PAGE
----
For example, according to the same article, it was only in a push led by community homeowners in the 1970s that the city started paving dirt roads. According to another article in 2001, “The neighborhood lacks sidewalks, streetlights and neighborhood parks, and it is the recipient of the environmental impacts of industrial activities along Depot Avenue, which bring dust and fumes into the neighborhood.”

In another article in 2000, local historical author Ben Pickard was quoted saying, “There was no sort of historical preservation effort here. (Some people) thought there was nothing to save.”

But through all of this, the neighborhood kept its close-knit, familial character rich with history. Post-World War II, “the neighborhood was a world unto itself,” longtime resident Janie Williams said in the same article, which also details the way the community cared for one another. “We didn’t have a lot, but we shared what we had,” Williams said. “If someone was sick, the community would rally around.”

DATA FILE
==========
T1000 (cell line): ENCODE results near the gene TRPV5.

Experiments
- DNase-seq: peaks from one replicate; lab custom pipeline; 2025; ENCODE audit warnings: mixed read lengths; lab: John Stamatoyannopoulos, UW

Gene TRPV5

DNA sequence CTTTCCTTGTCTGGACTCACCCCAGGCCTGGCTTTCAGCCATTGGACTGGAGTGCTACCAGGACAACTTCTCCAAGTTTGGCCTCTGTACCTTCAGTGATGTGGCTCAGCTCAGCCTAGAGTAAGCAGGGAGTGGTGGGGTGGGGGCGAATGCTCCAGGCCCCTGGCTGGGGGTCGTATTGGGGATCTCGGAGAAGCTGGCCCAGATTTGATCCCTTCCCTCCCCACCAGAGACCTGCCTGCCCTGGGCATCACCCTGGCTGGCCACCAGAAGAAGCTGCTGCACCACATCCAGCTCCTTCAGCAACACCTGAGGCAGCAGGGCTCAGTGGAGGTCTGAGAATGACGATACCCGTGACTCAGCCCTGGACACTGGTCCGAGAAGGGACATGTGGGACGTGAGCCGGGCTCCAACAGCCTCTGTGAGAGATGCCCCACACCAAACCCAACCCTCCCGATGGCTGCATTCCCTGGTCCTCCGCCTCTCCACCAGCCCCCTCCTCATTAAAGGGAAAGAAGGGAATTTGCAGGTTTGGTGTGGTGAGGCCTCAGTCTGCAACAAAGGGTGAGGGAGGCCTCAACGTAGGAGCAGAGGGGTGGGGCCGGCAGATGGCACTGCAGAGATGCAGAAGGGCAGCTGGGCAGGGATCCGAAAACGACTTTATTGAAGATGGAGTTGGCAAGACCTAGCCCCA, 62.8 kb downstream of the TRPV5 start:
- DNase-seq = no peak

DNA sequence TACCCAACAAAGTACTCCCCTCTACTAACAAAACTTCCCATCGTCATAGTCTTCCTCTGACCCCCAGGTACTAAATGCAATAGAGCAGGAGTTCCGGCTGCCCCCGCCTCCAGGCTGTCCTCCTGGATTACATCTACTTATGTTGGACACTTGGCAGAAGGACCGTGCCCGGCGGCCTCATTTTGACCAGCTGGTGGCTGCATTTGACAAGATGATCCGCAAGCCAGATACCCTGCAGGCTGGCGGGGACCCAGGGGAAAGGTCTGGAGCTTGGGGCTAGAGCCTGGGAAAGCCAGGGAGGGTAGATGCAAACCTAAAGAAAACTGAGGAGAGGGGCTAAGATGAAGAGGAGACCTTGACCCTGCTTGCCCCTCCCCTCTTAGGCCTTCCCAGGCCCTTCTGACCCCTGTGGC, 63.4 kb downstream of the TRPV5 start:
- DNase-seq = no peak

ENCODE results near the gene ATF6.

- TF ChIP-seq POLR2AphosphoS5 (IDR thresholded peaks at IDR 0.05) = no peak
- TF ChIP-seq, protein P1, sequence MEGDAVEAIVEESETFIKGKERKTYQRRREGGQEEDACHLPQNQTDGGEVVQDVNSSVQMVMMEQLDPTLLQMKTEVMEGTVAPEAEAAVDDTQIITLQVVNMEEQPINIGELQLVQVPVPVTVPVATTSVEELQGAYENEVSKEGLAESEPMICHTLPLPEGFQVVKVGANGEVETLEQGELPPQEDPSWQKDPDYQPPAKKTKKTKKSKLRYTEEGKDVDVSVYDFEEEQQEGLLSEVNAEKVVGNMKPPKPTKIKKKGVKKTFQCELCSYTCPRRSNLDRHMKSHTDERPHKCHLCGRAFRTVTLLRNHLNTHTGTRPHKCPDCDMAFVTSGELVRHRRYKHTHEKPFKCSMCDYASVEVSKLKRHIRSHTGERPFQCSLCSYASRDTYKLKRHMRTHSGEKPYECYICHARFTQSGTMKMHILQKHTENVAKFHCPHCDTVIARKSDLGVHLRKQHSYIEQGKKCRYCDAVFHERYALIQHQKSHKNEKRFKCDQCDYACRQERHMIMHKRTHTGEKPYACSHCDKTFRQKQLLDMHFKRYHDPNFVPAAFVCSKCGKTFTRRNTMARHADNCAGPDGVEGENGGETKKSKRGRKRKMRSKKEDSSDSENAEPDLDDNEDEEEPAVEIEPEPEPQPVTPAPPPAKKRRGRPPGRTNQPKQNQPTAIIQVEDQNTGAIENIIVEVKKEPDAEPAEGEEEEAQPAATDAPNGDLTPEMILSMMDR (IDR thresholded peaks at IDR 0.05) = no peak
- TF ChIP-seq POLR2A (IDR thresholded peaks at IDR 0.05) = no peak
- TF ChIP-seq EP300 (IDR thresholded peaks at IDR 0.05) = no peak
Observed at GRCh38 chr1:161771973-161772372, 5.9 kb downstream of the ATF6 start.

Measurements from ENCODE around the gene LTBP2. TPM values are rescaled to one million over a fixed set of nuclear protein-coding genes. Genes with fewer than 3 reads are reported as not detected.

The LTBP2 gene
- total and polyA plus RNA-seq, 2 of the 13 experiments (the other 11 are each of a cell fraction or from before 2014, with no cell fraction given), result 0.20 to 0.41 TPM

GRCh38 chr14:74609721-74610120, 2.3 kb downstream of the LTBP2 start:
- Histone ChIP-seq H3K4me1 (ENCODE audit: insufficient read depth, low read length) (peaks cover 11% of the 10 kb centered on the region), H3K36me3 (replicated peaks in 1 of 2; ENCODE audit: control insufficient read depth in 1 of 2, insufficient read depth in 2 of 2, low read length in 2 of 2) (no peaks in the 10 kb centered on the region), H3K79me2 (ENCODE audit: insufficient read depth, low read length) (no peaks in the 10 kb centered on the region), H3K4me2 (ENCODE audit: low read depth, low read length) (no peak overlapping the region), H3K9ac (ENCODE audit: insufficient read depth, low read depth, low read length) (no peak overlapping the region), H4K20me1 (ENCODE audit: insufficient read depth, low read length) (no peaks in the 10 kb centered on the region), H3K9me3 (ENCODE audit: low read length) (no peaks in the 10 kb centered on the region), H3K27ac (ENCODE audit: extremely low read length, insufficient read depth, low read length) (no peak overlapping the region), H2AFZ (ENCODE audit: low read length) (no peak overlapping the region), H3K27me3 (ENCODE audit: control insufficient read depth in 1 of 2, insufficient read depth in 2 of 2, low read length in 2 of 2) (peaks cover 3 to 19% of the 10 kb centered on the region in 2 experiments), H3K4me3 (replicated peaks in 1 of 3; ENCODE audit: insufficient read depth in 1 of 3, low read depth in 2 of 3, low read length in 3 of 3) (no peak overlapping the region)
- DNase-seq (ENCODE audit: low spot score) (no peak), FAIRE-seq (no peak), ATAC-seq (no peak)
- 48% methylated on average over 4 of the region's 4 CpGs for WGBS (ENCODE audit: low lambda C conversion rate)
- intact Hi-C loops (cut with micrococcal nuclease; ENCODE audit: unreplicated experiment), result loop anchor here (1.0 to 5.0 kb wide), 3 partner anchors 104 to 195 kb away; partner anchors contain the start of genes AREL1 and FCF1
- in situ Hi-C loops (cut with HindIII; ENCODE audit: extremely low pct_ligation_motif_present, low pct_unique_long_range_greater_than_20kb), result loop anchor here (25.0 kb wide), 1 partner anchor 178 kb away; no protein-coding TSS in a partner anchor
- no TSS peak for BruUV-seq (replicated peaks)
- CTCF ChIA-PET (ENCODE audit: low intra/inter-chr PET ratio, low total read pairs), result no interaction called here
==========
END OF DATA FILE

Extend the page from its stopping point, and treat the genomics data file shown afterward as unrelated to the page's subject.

“It was more of a family-oriented lifestyle as I was coming up,” McKnight said. “If the lady down the street caught me doing something wrong, she would get onto me. We’ve sort of stretched out now.”

In 1987, nonprofit group United Gainesville Community Development Corp. developed a 32-acre, $2 million complex called “Porter’s Oaks” in the middle of the neighborhood. The complex, the first big development project to hit the Porters Community, displaced 11 families, relocating them “to other homes throughout Gainesville and Alachua County,” according to a 1988 Gainesville Sun article.

And the development, called an “aggressive program to rid neighborhoods of blight,” continued into the 1990s. In a cleanup effort in 1996, the city staged a mass demolition of abandoned homes, allowing firefighters to burn 12 houses on SW Eighth Avenue as a training exercise.

“They’re not into renovation, they’re into relocation,” Edwards said. “People can’t afford to live in these high-priced places. When you don’t have the money, you live on the outskirts.”